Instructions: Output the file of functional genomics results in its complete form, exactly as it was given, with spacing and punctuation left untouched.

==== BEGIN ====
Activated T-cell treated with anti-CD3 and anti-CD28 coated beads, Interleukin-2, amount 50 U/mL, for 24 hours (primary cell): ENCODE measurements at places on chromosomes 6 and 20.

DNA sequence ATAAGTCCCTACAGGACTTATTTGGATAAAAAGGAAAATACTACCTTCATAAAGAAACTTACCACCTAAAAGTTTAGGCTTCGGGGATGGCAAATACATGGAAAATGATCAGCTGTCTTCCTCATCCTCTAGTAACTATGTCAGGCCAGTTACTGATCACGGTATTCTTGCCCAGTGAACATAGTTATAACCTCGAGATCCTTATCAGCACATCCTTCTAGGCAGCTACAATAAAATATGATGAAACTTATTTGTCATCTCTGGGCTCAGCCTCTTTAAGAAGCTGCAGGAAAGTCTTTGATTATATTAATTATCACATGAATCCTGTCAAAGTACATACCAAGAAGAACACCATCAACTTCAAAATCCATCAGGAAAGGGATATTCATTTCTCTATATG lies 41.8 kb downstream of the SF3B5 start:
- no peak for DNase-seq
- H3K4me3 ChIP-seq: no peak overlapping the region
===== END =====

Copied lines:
Activated T-cell treated with anti-CD3 and anti-CD28 coated beads, Interleukin-2, amount 50 U/mL, for 24 hours (primary cell): ENCODE measurements at places on chromosomes 6 and 20.

DNA sequence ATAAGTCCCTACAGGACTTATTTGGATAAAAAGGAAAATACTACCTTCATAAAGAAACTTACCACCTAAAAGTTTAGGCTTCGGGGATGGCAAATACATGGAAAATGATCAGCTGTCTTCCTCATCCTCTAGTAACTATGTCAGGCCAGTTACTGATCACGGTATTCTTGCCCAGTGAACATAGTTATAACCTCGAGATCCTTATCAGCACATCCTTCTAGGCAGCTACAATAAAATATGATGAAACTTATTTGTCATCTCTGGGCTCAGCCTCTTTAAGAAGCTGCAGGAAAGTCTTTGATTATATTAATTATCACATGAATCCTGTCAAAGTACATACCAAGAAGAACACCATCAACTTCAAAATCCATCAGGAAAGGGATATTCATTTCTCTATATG lies 41.8 kb downstream of the SF3B5 start:
- no peak for DNase-seq
- H3K4me3 ChIP-seq: no peak overlapping the region